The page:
Welcome to our weekly “Ask a Bookmaker” feature, which answers many of the common (and uncommon!) questions gamblers and enthusiasts have about how sportsbooks operate in the modern age of sports betting.
Respected bookmaker Johnny Avello has been involved in the betting industry since the 1970s and previously managed the Las Vegas sportsbooks at Bally’s and the Wynn. Now the director of race and sportsbook operations for DraftKings, Avello was recently inducted into the Sports Betting Hall of Fame.
Have a question you’d like to ask Avello? Send it to [email protected]. Questions and responses have been edited for clarity and brevity.
We’re nearly at the midpoint of the year. Football is still a ways away, hockey and basketball just ended, and there’s still baseball, golf, and some other things, but it seems like a more mellow time. Do you like this time, or do you like being a little more busy?
Johnny Avello: I love this time, and so does every other operator. It’s a little break before football season, because the football season actually starts in about a month, when we get the first preseason games. It’s a time when most of the bookmakers go on vacation.
But the thing about baseball is that it’s relentless — every day and so many games. Is it just as simple as that team of yours stays engaged the whole summer, and everyone else can take a deep breath for a while?
JA: There’s an All-Star break, too, but like you said, baseball is every day. But once we get to September, a lot of the games will be meaningless, because there will be fewer teams with a chance to make the playoffs. So baseball cools down quite a bit with the start of football.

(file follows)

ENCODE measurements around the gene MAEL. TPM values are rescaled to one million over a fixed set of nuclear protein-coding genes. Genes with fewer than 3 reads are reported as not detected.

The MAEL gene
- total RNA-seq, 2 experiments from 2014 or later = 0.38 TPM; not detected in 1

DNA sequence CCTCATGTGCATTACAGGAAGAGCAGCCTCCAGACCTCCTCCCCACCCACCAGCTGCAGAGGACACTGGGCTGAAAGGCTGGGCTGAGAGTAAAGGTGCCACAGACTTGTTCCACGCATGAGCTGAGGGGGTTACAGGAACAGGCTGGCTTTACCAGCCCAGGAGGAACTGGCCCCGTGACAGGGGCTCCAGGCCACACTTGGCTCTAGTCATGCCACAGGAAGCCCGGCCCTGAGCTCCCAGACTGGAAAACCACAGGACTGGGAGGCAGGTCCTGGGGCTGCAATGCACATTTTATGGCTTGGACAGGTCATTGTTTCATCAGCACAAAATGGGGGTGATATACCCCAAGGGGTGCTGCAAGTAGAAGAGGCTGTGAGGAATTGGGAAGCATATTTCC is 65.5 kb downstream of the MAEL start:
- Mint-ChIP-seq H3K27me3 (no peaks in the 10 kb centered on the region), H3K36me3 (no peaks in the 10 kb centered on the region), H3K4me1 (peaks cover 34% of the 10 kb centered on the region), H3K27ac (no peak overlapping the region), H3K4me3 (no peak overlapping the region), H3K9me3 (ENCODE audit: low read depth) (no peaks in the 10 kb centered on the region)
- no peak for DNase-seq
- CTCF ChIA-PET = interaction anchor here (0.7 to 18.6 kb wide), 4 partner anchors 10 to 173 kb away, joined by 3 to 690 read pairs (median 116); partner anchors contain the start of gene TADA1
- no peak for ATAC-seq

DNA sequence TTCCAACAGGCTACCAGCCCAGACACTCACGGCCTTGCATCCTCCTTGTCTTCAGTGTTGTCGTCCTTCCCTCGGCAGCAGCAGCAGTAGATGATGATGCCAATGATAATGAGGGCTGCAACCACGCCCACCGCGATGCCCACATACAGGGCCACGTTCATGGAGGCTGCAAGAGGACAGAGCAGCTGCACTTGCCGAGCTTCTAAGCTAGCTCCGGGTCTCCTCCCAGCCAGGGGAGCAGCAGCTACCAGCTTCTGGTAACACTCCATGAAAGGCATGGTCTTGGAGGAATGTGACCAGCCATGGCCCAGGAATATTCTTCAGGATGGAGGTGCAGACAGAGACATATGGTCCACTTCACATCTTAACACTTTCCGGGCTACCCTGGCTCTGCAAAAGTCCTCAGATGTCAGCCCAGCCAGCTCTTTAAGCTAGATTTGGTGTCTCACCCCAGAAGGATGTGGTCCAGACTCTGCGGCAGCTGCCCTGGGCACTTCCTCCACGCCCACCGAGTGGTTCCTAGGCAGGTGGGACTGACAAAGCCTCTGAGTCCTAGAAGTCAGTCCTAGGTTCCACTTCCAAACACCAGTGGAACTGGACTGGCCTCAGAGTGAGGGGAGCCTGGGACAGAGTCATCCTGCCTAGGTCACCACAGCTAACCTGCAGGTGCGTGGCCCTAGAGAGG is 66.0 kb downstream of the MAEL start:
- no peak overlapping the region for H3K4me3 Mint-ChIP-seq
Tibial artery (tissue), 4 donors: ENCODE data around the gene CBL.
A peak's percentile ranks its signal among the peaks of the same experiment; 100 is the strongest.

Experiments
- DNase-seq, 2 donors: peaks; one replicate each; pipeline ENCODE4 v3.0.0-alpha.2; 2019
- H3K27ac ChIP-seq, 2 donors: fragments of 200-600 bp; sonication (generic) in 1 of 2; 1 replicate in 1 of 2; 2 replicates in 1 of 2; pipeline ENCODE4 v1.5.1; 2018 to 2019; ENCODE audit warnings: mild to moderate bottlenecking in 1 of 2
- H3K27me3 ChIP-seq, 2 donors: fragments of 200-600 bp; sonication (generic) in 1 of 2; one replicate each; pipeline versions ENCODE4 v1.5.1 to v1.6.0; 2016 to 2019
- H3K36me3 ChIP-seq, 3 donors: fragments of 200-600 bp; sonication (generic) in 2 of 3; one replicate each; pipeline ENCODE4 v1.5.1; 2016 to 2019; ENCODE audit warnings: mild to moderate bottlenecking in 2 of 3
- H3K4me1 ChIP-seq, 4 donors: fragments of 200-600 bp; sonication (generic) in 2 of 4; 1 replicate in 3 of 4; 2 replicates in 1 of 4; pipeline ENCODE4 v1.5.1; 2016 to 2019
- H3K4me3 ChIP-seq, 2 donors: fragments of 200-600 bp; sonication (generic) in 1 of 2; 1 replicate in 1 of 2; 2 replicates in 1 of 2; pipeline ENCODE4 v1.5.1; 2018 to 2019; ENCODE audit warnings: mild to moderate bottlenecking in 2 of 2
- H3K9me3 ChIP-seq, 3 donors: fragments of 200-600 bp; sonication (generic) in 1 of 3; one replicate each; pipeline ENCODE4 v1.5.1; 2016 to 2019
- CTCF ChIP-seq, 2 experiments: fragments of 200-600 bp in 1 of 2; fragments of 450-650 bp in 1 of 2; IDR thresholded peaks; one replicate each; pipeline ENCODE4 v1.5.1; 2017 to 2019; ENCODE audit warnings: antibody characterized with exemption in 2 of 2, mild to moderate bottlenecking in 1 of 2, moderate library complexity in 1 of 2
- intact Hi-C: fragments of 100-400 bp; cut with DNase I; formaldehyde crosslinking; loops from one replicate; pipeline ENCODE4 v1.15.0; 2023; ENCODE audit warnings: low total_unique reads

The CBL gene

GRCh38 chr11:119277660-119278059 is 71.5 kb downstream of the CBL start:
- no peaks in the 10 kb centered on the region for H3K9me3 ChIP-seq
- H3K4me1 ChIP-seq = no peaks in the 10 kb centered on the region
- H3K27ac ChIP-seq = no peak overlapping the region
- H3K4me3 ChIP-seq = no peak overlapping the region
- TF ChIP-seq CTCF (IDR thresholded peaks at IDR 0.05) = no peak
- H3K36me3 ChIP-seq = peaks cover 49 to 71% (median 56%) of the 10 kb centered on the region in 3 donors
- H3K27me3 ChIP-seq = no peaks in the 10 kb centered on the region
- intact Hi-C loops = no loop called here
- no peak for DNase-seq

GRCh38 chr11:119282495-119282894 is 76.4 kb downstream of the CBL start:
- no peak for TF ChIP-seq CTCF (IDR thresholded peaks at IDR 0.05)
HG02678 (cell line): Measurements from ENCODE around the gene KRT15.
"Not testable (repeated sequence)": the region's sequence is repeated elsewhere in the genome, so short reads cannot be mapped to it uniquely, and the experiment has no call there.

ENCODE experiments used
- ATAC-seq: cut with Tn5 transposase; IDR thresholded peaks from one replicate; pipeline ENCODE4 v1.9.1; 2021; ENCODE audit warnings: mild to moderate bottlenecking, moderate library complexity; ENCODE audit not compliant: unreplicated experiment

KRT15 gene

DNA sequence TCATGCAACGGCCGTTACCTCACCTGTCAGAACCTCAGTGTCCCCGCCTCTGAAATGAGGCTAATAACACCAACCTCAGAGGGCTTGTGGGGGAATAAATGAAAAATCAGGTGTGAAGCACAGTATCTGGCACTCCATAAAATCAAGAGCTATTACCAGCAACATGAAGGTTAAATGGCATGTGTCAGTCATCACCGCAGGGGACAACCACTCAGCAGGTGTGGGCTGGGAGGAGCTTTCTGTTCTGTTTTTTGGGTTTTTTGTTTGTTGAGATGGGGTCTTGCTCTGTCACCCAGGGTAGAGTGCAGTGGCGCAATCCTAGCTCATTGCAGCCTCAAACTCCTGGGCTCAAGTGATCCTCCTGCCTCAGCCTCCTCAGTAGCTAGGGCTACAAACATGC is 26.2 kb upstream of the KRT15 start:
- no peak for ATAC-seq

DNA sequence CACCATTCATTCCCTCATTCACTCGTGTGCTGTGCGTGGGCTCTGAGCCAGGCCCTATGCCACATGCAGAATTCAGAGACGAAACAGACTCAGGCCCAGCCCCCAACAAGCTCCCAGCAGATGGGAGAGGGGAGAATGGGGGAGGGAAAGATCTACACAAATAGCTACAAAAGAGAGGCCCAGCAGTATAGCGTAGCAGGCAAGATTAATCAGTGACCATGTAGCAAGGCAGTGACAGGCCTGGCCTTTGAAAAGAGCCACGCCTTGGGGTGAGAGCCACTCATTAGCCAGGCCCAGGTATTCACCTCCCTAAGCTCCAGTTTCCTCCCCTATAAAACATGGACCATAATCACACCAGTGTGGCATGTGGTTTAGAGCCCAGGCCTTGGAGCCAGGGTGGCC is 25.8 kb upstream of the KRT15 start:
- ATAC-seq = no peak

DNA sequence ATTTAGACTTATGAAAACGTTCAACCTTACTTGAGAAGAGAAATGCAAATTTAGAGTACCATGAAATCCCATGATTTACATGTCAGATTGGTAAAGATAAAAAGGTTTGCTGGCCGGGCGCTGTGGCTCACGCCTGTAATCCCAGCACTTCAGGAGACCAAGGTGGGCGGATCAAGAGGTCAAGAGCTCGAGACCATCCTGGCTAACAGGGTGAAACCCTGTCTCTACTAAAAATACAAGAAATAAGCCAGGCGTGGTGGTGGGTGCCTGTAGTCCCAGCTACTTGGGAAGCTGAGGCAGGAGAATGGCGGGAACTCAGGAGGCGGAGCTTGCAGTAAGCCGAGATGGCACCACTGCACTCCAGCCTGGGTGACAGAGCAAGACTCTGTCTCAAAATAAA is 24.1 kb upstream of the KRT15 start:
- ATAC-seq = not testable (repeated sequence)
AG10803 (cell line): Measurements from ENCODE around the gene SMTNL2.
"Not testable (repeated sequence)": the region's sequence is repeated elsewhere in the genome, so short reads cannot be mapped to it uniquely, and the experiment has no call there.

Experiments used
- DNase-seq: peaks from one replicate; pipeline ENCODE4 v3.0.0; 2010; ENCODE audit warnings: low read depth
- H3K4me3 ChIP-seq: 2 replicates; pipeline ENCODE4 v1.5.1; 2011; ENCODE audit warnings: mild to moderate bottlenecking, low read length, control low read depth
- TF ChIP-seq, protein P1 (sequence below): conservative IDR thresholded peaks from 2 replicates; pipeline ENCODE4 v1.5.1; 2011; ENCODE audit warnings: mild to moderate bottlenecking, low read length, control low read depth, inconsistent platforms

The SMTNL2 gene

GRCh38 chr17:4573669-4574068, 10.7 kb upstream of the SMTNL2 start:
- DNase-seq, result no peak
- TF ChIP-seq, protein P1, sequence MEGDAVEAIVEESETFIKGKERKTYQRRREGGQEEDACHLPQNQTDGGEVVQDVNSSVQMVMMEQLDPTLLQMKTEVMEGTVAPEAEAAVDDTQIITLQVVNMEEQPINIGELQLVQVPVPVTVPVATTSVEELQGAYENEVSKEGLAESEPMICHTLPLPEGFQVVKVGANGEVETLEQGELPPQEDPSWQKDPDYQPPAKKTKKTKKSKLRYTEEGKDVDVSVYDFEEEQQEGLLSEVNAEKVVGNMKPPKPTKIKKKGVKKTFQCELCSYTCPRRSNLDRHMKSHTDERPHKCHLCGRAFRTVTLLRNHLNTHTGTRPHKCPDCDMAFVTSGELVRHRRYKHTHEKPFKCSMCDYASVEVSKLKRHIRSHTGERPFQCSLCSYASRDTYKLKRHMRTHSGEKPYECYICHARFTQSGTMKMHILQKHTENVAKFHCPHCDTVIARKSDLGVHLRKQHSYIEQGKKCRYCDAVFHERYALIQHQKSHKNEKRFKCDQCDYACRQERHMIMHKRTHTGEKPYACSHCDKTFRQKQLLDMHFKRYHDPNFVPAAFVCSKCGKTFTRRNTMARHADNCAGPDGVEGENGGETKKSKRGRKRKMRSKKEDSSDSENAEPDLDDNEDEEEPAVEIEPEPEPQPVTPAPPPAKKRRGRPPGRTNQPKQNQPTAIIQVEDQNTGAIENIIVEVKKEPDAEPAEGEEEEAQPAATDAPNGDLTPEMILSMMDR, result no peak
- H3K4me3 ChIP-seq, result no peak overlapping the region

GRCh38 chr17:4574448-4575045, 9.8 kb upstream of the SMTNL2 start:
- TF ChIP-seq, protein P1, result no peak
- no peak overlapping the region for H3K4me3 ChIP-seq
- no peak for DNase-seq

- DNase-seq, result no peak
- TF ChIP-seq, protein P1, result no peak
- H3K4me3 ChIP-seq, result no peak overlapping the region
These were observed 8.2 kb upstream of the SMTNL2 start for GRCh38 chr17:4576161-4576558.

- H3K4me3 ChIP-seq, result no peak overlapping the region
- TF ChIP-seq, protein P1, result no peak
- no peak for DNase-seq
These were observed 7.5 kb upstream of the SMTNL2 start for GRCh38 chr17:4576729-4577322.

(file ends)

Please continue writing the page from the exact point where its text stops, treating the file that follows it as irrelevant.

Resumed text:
In this online environment, where it seems like everybody wants as much content as possible, at all hours of the day, is there a worry that there may not be as many of these breaks in the future?
JA: That could be the case. There will be pickleball, there will be darts, there will be cornhole. But a lot of that stuff is smaller business. Like the hot dog eating contest is coming up. It’s not a big event, but it is some business.
How did you guys fare near the end of the NBA and NHL playoffs?
JA: For hockey, we had our biggest handle ever, and that’s just logical to think about where we are in that many states. But hockey was also in a position this year, without the NHL players in the Olympics, all by itself and with isolated games. That helped a lot. We lost a little on futures on the Avs, but most of that loss was in Colorado. They bet them at any price, from 4/1 to 7/1.
Basketball went pretty well, too. Pro basketball, not just in the playoffs, is big business for us. When the focus is on one game, we obviously write a lot of business on that one game, but we also write a lot of business with a whole slate of games on any given night.
Has the NBA always been in that No. 2 spot, behind the NFL?
JA: For us, it has been, ever since we started taking bets on sports [at DraftKings] in 2018. Basketball has been one of the top offerings for us.
Has that historically been the case, as well, from your experience in Vegas?
JA: Basketball has always been No. 2, when you combine NBA and college. And remember, that six-week period for the NCAA Tournament writes an extraordinary amount of money — like three times what a Super Bowl would be.
Anything you’re looking forward to in the second half of the year?
JA: We’ve got one more golf major, and I think Tiger Woods is going to participate in that. We also have Wimbledon going, and that writes a lot of business, especially with in-play wagers. We still have quite a few events coming up, but right now, nothing is getting me that excited. Just looking forward to a couple weeks off.
Any general assessments on the first half of the year?
JA: We introduced the same-game parlays, and that seems to be going really well. We’ve also paid out a lot on people betting future parlays. I’ve seen a lot where people had the Avs, Golden State, and Georgia, or some other team to win a championship. The other day, there was a $40 one that paid $27,000. I’m seeing a lot of those come through, and that’s something you haven’t seen in the past.